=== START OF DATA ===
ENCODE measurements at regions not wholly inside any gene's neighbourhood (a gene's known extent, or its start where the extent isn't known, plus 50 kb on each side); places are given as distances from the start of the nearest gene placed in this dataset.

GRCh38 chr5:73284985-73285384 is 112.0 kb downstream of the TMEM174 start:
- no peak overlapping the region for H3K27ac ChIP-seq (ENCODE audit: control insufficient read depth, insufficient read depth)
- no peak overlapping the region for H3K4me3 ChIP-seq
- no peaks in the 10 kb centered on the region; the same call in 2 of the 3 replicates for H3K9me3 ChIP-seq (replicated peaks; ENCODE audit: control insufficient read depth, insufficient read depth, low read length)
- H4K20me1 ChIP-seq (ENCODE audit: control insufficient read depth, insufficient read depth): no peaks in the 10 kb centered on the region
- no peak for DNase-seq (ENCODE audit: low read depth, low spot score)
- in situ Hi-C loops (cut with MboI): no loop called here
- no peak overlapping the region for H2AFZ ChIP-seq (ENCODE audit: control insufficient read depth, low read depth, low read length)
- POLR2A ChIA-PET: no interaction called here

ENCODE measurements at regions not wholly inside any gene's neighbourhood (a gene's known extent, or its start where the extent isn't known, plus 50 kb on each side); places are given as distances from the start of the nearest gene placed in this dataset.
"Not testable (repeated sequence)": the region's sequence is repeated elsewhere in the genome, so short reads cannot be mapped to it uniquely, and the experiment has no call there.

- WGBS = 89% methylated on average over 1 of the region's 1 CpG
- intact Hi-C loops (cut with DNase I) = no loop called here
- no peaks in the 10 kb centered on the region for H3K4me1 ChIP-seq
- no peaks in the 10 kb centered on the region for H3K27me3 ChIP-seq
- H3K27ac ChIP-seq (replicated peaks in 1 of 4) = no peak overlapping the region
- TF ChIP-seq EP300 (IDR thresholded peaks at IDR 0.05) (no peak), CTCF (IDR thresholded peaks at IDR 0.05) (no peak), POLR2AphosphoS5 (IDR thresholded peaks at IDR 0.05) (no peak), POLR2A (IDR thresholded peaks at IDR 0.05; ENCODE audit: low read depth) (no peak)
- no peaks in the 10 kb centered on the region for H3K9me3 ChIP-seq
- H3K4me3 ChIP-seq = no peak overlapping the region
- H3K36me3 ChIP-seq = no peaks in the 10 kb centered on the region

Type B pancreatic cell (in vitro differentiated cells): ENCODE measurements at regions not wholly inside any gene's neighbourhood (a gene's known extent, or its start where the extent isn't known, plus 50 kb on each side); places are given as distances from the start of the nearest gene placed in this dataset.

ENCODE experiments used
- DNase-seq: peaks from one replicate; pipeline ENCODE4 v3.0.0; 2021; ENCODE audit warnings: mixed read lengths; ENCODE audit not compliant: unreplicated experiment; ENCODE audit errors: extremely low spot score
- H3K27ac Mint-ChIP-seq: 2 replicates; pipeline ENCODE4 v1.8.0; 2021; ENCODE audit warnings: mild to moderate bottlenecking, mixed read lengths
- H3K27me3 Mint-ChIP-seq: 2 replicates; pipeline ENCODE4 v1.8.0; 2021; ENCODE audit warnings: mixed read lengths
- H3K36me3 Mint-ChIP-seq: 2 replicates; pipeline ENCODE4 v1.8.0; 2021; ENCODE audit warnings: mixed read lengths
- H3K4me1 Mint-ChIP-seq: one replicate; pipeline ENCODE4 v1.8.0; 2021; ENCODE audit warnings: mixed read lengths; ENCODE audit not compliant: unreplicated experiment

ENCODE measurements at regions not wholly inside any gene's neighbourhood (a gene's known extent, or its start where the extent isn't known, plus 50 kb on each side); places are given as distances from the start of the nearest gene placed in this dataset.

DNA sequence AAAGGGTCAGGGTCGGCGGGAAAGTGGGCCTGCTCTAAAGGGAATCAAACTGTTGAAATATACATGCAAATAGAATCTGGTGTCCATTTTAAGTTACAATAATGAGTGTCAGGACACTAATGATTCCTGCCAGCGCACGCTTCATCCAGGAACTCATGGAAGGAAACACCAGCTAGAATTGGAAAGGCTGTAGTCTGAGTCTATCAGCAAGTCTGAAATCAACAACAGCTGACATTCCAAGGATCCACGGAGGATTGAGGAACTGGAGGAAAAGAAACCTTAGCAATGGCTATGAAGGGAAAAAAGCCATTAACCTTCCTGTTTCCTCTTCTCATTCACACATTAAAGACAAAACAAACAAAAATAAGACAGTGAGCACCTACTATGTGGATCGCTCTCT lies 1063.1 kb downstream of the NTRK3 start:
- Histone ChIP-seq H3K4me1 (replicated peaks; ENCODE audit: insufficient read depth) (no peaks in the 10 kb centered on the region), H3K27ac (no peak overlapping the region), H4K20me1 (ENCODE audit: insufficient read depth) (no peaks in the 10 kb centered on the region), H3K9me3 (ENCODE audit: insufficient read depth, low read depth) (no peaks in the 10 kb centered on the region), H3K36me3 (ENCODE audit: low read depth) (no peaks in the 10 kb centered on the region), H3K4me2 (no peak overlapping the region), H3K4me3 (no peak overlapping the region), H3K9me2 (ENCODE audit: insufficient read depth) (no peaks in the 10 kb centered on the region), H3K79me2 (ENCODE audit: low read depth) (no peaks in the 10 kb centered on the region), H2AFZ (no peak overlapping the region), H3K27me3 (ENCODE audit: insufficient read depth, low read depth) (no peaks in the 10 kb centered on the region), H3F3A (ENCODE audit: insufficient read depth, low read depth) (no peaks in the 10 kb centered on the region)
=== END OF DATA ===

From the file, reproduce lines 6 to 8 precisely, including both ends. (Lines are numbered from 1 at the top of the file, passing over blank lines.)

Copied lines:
- H4K20me1 ChIP-seq (ENCODE audit: control insufficient read depth, insufficient read depth): no peaks in the 10 kb centered on the region
- no peak for DNase-seq (ENCODE audit: low read depth, low spot score)
- in situ Hi-C loops (cut with MboI): no loop called here